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Audio Buzz, Past
Audio Book News
By Jonathan Lowe

January 2011

by Jonathan Lowe

Kevin Kelly, a former editor of the Whole Earth Catalog (and cofounder of Wired magazine), worked among the counterculture hippies of the 70s, many of whom have since moved into green industry startups. Now he has written WHAT TECHNOLOGY WANTS, narrated by Paul Boehmer on audio. The book examines the dangers inherent in accepting technologies too quickly, regardless of their effects on the environment, on society, and on individual freedoms. He shows that from the crossbow on, big inventions evolve to change civilization itself, and there is rarely a way to stop this from happening. Inventors rarely imagine what their inventions may eventually become. Edison, for example, thought that the phonograph would be used mainly to record the dying wishes of gravely ill people. "No technology is neutral," Kelly says, "and each good technology can also be abused." Therefore, he concludes, we should be cautious with new innovations. We should adopt them slowly, (instead of rushing to have the latest of everything), and much like the Amish, who linger 50 years behind currently accepted technologies. Kelly talks to several "Amish geeks," who do indeed adopt technology, but only after their use is proven not to harm others. Even Ted Kaczynski, the Unabomber, (who was considered a nut because he lived in a shed in Montana and constructed bombs that had little effect on stopping what he perceived as the dangers of "the industrial machine"), wrote one argument that made sense, says Kelly. (His mistake, of course, was that he "followed logic divorced from ethics.") The industrial machine that Kaczynski feared, laid out in his manifesto, correctly stated that the "secondary effects" of new technologies cannot be predicted, and run on rules that inevitably reduce individual freedoms. "It can't be reversed, either," says Kelly, and so there is the possibility that long term consequences may unbalance our chance at ultimate survival as a species. As we come to depend on new technologies, over time they come to master us. Or as Star Wars director George Lucas told Kelly, "our technology is going straight up like a rocket ship, but our social development is a flat line." So what we need to do is change ourselves before the consequences which Lucas envisions overwhelm our ability to cope, or even to survive the outcome. Prescient and challenging, and perfect companion to the movie TRON, the book points to the far reaching horizon where intelligence comes in many sentient forms beyond our egocentric one. What technology wants is to increase the connections between discovered facts, and exponentially grow to fill a universe we have yet to imagine.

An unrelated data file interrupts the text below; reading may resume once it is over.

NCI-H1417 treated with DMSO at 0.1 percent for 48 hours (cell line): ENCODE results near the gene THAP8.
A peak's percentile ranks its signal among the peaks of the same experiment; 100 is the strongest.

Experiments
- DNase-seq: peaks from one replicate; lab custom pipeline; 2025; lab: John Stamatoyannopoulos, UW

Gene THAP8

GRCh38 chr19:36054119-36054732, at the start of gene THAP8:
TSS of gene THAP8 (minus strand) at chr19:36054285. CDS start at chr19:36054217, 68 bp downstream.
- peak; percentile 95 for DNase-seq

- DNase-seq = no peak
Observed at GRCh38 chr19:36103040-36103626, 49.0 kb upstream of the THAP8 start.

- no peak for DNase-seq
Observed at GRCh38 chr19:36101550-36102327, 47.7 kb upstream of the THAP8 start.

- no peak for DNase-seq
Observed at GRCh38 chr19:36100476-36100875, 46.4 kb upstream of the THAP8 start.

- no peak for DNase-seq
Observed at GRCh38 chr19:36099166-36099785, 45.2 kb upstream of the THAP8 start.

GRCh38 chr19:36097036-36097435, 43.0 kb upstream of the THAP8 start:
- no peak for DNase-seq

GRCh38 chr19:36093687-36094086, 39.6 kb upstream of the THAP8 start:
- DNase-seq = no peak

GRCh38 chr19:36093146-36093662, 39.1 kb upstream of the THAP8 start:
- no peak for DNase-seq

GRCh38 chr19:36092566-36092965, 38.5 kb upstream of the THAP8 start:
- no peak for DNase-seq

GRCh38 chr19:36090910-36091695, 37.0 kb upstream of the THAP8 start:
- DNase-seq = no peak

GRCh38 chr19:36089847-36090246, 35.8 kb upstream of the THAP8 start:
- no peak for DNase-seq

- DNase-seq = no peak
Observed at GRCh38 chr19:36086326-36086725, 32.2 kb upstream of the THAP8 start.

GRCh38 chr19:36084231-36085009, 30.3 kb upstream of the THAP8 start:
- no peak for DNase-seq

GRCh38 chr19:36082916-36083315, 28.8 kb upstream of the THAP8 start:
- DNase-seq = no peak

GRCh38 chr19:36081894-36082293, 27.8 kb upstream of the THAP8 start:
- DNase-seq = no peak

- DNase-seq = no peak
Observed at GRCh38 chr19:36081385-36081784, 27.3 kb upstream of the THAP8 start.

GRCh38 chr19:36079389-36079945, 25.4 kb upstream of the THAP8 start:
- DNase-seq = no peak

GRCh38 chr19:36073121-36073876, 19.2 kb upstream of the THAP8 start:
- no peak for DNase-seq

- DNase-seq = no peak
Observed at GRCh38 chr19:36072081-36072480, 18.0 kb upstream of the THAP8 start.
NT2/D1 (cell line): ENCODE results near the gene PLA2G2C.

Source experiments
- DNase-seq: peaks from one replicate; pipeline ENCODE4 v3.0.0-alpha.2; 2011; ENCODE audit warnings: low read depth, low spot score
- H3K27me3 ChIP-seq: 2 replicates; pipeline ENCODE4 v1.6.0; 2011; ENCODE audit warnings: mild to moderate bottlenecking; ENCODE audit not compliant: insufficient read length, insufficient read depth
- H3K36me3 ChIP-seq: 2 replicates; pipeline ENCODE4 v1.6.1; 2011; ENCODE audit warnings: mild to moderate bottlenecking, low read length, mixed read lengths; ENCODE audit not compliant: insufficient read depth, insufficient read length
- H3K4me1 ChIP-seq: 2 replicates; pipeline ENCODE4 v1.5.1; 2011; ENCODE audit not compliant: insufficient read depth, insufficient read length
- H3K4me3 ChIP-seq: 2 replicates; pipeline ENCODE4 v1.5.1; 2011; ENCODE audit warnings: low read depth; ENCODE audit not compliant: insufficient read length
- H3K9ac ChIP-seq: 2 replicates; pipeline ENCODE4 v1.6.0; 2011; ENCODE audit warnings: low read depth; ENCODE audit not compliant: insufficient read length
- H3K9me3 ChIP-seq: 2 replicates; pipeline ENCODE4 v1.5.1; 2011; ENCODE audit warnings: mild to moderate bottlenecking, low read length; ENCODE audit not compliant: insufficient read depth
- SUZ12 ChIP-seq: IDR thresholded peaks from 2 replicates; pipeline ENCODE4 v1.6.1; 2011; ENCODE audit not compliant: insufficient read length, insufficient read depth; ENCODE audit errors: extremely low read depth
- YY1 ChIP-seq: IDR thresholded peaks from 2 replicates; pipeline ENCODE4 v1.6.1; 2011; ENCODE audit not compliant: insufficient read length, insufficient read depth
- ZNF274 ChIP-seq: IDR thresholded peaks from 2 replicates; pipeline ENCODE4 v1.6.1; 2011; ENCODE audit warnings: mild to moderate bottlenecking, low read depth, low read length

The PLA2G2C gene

SELECTED NOVELS & SHORT STORIES OF PATRICIA HIGHSMITH is narrated by Cassandra Campbell and Bronson Pinchot for Blackstone, and includes "Strangers On a Train," and "The Price of Salt," plus various shorter stories. A bit of an enigma, Patricia Highsmith (1921-1995) also authored "The Talented Mr. Ripley," and was unafraid to disconcert her readers with plotting that was antithetical to the typical "good over evil" denouement demanded by readers of pop fiction and viewers of Hollywood features. With prose that was simple yet complex in emotional undercurrency, she was a master of unexpected endings, showing how human weaknesses often set people on paths from which their later decisions cannot extricate them. Some of her stories were published in magazines such as Ellery Queen's and Alfred Hitchcock's Mystery Magazines. "Strangers on a Train" was a film noir, as was "The Talented Mr. Ripley" with Matt Da mon and Jude Law in the leads. The definitive narration of "Train" (the novel) is by William Roberts, but Bronson Pinchot is also superb here, and nowhere can you get so much in one audiobook, which also enlists the talents of actress and voice-over artist Cassandra Campbell. A must for anyone who loves classic and offbeat mystery.
Next, Heather Henderson reads UFOS by Leslie Kean, a painstaking investigation of unidentified aerial phenomena. Skeptical in her tone, the author is nonetheless fascinated by the visual evidence and testimonies of civilians and officials alike (including generals and a governor). Fighting upstream past criticism resulting from a flood of B-movies, nut-job conspiracy theorists, and rigid resistance by military spokesmen, Kean, an investigative journalist, takes a scientific view of the subject, and so elevates it into the realm of worthy inquiry. She lays out what needs to be done to make evidence more open to public scrutiny, and establishes proof that UFO sightings have increased at times of nuclear bomb tests, and that they have intelligently evaded attacks while never returning fire. Many of the incidents here rigorously examined will surprise the listener, and have him or her wondering if--or when--an indisputable alien artifact will one day surface.

Finally, Laura Hillenbrand once told me she may never write another book after Seabiscuit, for health reasons, so we are lucky to have UNBROKEN, the inspirational story of Louie Zamperini, a celebrated Olympic runner turned soldier who later survived a harrowing plane crash in the Pacific during WWII, along with some of the most horrendous indignities at the hands of Japanese guards ever chronicled. Edward Herrmann is superb as narrator, once again scoring the kind of dramatic, multi-faceted dialogue, description and exposition he hopes to perform.

2011 Past Columns